Recently, a disgusting photo surfaced on social media which showed a Detective with the Birmingham, Alabama Police Department knocked out on the pavement after having been pistol whipped by a suspect after a traffic stop.  What made the situation even worse, if it could be worse, was that these photos were posted on social media mocking the officer.  I couldn’t help but think about this officer’s family and how those photos affected them, especially since they saw the photos before the department had time to contact them about the incident.  

Continue reading

Wearing Body Worn Cameras Should be Mandatory

Body cameraIn general, law enforcement agencies have resisted reforms even when those reforms have been proven to be effective in saving lives, providing better service or improving inefficiencies.  Resisted might be too strong of a word.  We have been slow to adopt changes even though these changes are for the better. 

As an example, only recently has most agencies adopted a mandatory seat belt policy for officers.  Even today, some departments do not require their officers to wear a seat belt even though it has been proven that wearing a seat belt saves lives; even though most departments work to educate the public about this life saving device; even though all states have a mandatory seat belt law.

Similarly, body armor is a lifesaver for police officers, yet many departments do not provide this equipment for their officers or have a mandatory wear policy.  A recent survey suggested that over 90% of police departments now require officers to wear body armor compared to 59% in 2009, which is a big improvement.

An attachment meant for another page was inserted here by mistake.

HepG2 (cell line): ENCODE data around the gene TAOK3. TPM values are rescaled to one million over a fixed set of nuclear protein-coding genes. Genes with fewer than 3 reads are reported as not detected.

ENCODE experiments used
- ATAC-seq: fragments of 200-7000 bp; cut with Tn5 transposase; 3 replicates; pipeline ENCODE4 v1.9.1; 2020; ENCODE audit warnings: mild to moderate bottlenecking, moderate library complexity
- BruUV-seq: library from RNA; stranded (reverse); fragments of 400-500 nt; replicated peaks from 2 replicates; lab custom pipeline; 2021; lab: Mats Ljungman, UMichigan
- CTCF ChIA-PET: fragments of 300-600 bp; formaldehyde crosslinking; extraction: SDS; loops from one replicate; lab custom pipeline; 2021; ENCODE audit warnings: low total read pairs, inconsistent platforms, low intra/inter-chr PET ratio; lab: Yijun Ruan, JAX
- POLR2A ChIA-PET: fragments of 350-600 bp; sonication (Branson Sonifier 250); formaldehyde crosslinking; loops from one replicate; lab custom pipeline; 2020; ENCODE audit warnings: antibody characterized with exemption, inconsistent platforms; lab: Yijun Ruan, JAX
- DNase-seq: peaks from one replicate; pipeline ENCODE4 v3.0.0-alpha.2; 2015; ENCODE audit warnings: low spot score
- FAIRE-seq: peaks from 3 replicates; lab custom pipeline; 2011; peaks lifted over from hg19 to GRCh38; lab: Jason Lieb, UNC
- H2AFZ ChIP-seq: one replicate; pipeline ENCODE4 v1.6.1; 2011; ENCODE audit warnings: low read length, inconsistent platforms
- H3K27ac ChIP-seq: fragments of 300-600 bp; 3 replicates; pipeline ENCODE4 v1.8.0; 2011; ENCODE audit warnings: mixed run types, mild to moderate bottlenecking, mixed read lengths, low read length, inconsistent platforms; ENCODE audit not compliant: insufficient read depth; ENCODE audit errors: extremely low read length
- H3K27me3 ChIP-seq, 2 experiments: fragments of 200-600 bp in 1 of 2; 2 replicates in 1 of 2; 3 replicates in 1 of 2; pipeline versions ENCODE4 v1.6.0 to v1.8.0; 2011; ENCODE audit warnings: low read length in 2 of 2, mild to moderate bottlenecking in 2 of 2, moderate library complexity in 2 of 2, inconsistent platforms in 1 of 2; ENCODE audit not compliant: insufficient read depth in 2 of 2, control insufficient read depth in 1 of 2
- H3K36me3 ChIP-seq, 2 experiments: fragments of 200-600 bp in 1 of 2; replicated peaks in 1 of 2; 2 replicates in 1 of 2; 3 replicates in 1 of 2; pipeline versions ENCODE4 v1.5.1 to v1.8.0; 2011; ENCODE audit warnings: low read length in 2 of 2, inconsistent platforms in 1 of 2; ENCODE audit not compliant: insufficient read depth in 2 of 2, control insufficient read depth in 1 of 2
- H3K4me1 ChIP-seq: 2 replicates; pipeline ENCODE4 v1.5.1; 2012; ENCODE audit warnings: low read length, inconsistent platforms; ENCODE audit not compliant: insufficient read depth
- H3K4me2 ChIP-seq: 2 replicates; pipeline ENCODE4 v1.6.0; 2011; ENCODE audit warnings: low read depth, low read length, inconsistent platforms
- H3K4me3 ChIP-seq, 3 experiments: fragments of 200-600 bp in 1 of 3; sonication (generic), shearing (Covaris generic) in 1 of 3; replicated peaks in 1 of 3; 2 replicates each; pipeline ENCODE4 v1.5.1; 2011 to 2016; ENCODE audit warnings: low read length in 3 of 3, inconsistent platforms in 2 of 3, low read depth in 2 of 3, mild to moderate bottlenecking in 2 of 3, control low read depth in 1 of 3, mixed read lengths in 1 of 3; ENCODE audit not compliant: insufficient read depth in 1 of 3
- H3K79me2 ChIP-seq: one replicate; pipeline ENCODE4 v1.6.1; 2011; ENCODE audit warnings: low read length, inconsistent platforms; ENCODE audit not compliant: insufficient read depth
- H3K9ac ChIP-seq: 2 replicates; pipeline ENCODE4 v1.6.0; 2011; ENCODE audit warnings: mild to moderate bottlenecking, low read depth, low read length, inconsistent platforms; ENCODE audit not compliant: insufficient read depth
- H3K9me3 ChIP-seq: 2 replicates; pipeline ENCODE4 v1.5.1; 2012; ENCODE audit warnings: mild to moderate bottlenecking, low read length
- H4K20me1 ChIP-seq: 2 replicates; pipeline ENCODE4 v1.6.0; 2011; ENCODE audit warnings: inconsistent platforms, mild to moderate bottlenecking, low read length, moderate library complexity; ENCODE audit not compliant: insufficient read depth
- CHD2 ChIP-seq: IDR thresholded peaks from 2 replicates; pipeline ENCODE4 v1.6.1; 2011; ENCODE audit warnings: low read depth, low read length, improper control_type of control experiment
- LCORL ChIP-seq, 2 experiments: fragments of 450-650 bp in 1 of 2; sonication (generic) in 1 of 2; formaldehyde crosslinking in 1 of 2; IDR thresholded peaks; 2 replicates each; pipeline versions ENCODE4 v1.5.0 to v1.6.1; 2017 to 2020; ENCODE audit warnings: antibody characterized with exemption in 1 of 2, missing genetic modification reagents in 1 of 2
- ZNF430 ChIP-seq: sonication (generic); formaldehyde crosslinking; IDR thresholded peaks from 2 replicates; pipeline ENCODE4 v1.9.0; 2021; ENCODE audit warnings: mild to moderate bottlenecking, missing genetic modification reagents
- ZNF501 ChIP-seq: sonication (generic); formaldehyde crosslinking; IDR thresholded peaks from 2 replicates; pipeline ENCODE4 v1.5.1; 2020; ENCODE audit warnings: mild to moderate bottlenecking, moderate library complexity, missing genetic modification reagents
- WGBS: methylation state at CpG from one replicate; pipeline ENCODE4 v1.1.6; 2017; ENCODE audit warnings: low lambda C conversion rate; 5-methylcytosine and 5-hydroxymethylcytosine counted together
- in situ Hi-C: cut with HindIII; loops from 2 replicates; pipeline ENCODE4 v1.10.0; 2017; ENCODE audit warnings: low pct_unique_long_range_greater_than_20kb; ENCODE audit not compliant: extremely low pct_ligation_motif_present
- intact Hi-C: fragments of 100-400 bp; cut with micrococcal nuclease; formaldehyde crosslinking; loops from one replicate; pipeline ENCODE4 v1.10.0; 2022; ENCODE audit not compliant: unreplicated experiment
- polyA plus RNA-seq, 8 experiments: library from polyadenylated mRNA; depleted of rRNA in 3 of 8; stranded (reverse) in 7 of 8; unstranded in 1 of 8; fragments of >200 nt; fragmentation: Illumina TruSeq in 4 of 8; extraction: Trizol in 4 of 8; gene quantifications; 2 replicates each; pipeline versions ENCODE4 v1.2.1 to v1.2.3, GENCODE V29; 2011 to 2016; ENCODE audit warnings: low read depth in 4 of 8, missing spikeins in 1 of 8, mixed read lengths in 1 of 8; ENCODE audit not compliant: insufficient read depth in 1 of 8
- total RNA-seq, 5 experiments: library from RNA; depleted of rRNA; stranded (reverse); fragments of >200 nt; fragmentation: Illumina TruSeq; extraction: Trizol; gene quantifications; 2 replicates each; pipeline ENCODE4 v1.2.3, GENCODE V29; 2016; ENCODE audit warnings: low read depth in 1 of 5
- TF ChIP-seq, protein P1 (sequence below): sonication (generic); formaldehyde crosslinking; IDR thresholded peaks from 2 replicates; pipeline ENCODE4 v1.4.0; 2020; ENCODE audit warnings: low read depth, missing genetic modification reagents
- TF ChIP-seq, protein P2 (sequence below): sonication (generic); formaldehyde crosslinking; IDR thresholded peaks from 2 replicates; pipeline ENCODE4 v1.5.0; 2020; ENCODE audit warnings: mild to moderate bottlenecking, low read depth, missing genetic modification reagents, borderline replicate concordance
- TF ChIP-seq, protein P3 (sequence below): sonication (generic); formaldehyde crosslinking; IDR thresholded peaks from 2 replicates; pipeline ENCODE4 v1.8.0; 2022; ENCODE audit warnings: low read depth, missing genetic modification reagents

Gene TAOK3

Continue reading

The #LESM Conference

LESM Conference LogoThe online #LESM Conference is less than six days away.  Have you or your staff signed up for it yet?  If not, let me tell you why you should.

The use of social media by law enforcement has never been more important than it is today.  At a time when the relationship between many communities and law enforcement is strained, social media can be used as a bridge builder, a force multiplier and a digital expansion of an agencies community policing efforts.  Social media can be a true difference maker!

The #LESM Conference provides a great line-up of social media subject matter experts providing a wide range of important topics of benefit to any agency using social media or considering using social media. 

Continue reading

Periscope as a Crime Fighting Tool

PeriscopeI ran across an interesting article about the Bengarulu Police Department in India deciding to use Periscope.  That part of the story was not noteworthy.  In fact, many departments are using Periscope to broadcast press conferences and various community events.  The Dallas Police Department recently used Periscope to broadcast their press conference about the gunman who attacked their department.  Check out this video about the Boca Raton Police Department using Periscope.  In an interesting turn of events, the Police Commissioner of Bengarulu, M.N. Reddi, would like citizens to use Periscope to live-stream crimes in progress via Periscope.  Is this practical or should it even be considered?

Commissioner Reddi is a #LESM influencer in his country and has over 290,000 followers on Twitter @CPBlr, so when he speaks, people listen.  But, does what he says have any practical value?  Law enforcement has always asked our citizens to be good witnesses without putting themselves at risk.  The question is would using Periscope to live-stream crimes in progress put citizens at risk? 

Continue reading